The real estate market in the United States hasn’t quite been in freefall, but it’s been at its most volatile point in the last few years. Between massive demand being driven by the COVID epidemic and then ballooning mortgage costs due to the US Federal Reserve’s attempts to combat inflation by raising interest rates, the markets have, for lack of a better term, been all over the place.
Yet thanks to a new report recently released by the National Association of Realtors (NAR), this month’s housing trends show some major promise for the future. Perhaps there is an end to volatility in sight, especially if the new NAR data is to be believed. However, what’s still unclear is just how good this news is going to be. Let’s take a look at the new report in greater detail.
The NAR report, which reveals home sale statistics for the month of March, shows that last month existing home sales fell by 2.4 percent, with the majority of experts pointing to higher mortgage rates as the culprit. Looking at sales figures year-on-year, March 2022’s sales figures were a whopping 22 percent higher. This might seem like it’s cause for alarm, but the end result is that the lack of buyer activity means that remaining buyers could benefit from less competition.
Meanwhile, median home prices also declined during this same period, but only marginally. March home prices were down by 0.9 percent year-on-year, with the new median price holding relatively steady at $375,700. Inventory levels also decreased, even despite available home supply being at nearly historic lows. Unsold existing home inventory increased by 1 percent over the prior month’s figures to 980,000 units.
So what do these new developments tell us? Combining the three aspects revealed by the report: lessening competition, marginally lower prices, and better choice in inventory, means that the March housing market was moving in the right direction, though perhaps sluggishly. Yet the more complete story is that these are simply national averages. Home price decreases tend to occur in markets where properties have historically been quite expensive and still are. Additionally, depending on the type of property you might be on the lookout for, prices and inventory levels are going to be quite different.
What is clear, though, is that the housing market is attempting to adapt to changes in the overall real estate environment, especially those driven by changes in mortgage rates. We’re still not quite there yet, though, as there’s simply not enough supply to match demand. This might change for the better going forward if March’s movements are sustainable, or the trend might stall. There’s no way to know for sure just yet.
According to NAR’s research, first-time buyers weren’t resting on their laurels last month. In fact, 28 percent of homes were purchased by first-time buyers in March, which is up a single percentage point from the previous month. However, year-on-year activity for first-time buyers indicates that March 2022 saw these buyers make up 30 percent of that month’s home purchases. This shows that, even though the markets may be recovering from last year’s slump, there’s still some way to go before they recover to their prior numbers.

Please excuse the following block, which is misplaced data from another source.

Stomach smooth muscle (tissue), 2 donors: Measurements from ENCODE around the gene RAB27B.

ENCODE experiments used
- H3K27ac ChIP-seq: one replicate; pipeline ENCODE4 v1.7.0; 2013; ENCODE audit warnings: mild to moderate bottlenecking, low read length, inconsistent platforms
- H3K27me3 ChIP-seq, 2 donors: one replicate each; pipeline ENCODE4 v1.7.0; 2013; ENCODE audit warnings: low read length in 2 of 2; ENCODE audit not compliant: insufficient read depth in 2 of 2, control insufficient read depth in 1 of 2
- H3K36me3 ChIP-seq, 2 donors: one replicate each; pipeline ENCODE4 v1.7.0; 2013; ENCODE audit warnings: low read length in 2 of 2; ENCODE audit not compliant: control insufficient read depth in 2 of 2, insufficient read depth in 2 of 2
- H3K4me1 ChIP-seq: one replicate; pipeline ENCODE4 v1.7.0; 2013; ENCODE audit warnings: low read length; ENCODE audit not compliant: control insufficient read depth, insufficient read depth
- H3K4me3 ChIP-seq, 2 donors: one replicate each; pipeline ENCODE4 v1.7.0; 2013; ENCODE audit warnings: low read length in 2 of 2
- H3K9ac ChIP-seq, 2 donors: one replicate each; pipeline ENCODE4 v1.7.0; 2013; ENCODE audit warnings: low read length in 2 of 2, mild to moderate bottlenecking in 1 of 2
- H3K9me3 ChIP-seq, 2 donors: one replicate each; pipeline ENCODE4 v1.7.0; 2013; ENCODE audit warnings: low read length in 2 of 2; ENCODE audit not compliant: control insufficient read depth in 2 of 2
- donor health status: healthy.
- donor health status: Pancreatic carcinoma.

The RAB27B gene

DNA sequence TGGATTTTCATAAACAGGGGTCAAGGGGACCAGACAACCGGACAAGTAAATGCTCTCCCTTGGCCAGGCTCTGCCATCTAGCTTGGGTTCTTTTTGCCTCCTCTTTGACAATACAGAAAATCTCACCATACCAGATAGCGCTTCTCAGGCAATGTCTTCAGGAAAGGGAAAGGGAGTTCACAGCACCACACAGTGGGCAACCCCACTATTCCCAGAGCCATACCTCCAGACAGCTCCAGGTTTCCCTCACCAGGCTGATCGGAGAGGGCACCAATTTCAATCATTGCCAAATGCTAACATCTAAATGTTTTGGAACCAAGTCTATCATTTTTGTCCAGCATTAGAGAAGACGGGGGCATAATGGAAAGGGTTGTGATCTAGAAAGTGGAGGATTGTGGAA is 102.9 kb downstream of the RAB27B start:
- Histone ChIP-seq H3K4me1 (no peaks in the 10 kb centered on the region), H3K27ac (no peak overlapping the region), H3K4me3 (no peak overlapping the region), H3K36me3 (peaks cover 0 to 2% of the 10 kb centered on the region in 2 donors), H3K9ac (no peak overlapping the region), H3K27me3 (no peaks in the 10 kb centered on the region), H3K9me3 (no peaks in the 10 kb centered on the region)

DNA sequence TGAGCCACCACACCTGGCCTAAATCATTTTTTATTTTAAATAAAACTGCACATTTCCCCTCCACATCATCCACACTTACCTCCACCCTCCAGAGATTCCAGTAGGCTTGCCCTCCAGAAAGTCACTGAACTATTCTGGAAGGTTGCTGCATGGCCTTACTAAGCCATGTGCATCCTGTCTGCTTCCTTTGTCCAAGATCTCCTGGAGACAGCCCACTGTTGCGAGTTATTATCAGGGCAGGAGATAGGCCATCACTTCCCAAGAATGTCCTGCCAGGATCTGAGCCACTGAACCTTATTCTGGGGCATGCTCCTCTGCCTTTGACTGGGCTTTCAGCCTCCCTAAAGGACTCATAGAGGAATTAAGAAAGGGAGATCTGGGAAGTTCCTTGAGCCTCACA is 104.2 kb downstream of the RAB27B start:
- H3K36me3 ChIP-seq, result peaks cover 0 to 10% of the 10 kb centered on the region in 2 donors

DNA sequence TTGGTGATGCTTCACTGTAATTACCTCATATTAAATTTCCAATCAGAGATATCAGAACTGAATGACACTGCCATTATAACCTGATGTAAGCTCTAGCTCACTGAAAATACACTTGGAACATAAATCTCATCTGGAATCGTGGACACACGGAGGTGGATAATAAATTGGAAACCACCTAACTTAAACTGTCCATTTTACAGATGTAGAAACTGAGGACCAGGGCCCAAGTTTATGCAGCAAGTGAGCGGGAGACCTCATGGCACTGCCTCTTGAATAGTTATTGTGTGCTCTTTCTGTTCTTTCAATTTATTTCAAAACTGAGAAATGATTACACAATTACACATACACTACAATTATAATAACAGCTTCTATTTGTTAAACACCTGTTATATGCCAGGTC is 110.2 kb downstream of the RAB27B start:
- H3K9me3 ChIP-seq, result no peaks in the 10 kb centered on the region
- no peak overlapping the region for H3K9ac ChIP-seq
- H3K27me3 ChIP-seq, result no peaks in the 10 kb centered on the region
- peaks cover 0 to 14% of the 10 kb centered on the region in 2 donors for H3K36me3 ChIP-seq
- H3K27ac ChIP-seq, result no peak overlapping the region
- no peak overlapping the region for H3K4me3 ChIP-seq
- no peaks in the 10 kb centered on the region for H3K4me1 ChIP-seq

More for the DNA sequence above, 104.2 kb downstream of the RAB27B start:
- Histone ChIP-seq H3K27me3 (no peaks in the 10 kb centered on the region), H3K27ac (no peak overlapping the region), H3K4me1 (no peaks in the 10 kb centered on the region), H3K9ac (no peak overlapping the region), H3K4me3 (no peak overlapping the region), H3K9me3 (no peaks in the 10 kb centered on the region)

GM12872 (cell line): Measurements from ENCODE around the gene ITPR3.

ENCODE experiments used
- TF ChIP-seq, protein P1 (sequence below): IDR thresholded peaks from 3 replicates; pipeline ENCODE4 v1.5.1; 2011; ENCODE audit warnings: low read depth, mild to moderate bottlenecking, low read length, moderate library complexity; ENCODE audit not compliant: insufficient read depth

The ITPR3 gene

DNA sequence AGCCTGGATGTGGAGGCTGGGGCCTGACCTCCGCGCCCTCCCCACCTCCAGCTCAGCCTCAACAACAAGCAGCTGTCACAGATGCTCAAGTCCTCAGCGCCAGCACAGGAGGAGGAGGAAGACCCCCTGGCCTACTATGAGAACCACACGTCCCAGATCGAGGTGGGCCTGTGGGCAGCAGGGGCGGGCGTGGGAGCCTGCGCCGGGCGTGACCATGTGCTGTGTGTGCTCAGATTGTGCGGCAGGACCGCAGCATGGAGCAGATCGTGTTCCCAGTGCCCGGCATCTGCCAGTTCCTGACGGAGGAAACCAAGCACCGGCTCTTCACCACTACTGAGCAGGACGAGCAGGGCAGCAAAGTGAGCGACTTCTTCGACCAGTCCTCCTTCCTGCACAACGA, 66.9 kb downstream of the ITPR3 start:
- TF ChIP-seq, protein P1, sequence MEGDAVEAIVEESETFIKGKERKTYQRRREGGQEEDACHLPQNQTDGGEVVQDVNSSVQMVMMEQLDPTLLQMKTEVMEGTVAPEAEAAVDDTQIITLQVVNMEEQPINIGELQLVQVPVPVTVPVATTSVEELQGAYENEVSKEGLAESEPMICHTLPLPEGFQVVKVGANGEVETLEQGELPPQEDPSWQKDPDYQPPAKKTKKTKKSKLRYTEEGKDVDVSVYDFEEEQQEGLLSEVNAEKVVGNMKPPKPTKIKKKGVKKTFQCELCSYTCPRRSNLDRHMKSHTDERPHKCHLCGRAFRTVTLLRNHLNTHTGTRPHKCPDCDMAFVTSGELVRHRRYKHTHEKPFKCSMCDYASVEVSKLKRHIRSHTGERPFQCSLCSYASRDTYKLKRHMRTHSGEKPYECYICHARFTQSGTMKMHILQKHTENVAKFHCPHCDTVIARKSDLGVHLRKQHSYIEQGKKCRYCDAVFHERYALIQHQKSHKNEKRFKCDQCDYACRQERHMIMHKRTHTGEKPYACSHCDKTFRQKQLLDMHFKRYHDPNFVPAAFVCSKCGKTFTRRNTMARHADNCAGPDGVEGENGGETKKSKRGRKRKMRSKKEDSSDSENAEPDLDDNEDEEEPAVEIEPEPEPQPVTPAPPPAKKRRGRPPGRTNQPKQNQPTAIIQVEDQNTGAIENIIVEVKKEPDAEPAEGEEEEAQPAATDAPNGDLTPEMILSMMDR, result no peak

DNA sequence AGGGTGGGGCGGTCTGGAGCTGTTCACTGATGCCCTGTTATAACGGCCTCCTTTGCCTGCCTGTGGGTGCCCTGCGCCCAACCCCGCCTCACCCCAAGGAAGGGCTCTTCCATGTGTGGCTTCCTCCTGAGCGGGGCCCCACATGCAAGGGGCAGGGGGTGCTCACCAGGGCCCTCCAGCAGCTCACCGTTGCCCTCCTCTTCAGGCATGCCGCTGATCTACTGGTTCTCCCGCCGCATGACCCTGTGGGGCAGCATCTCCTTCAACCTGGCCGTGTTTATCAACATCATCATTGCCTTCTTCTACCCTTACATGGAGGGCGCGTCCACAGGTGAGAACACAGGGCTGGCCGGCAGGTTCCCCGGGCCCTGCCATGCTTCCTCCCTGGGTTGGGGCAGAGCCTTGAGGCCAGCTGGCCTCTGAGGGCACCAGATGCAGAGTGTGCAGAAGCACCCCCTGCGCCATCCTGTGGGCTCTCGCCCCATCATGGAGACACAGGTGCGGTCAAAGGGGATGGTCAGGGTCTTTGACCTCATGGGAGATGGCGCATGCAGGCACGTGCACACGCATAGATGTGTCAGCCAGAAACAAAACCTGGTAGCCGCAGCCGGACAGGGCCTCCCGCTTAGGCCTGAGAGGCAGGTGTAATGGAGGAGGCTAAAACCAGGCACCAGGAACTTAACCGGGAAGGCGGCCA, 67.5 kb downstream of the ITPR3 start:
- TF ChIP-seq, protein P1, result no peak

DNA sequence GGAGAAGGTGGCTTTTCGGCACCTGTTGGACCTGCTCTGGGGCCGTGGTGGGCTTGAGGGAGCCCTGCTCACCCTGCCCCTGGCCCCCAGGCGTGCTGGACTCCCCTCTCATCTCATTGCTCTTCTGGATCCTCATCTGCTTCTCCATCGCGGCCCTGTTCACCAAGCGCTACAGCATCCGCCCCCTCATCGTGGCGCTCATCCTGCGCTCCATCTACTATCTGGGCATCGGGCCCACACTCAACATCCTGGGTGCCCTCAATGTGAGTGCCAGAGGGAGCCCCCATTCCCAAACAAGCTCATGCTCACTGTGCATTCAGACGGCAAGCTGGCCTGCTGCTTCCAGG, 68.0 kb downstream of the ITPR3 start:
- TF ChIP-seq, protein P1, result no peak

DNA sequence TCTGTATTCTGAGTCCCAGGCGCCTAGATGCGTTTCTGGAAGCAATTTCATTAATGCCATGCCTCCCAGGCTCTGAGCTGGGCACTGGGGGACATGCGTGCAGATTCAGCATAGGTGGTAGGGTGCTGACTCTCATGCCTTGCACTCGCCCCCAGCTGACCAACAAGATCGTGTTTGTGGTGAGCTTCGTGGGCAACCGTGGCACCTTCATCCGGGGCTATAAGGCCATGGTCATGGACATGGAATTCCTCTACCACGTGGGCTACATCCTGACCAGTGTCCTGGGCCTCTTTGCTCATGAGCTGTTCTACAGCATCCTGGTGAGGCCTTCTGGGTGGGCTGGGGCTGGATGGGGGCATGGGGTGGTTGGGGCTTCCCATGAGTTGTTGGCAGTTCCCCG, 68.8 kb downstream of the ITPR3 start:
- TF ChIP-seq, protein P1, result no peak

Yet even though home sales declined in March as inventory levels increased, properties still changed hands quite rapidly this month. The NAR found that the typical length of time properties stayed on the market was just 29 days. This is, on average, five days fewer than properties spent on the market in the previous month. Still, year-on-year tells a different tale, with March 2022’s figures revealing that homes only spent 17 days on the market on average. This, like first-time buyer figures, shows how much the market has changed over just a scant 12 months.
It’s clear that one of the major players in recent housing trends is almost certainly average mortgage rates. Average 30-year fixed rates today are much higher than they were just a year ago, and even then they were on their way up from historic lows of 2021. A typical rate today is around 6.27 percent, whereas in April of 2022 it was closer to 5 percent.
Thankfully, the worst of these rate hikes is likely to be behind us. The Fed has strongly indicated it is slowing down its approach to base rate increases both in frequency and amplitude as inflation begins to ease. While there may be a handful of more modest base interest rate increases destined for the next coming months, they’re likely to be fewer and far between, giving room for borrowers to breathe.
Right now, the most recent housing trends indicate some cautious optimism. Small but noticeable gains in March, if they continue going forward, have the potential to build up momentum and begin revitalizing the real estate market once again. Yet at the same time, it’s still too early to see if this trend will continue in a positive direction just yet. We’ll simply need to watch and wait carefully to see how the markets respond to both internal and external forces going forward.
One thing does remain clear, though: the housing markets of today are indeed a brave new world and one that isn’t going to change rapidly anytime soon. The new normal of higher mortgage rates, relatively low inventory, and relatively high prices are going to be with us for the foreseeable future unless that momentum does build. Until then, be sure you know what you’re getting yourself into if you’re looking to purchase a new property in these market conditions!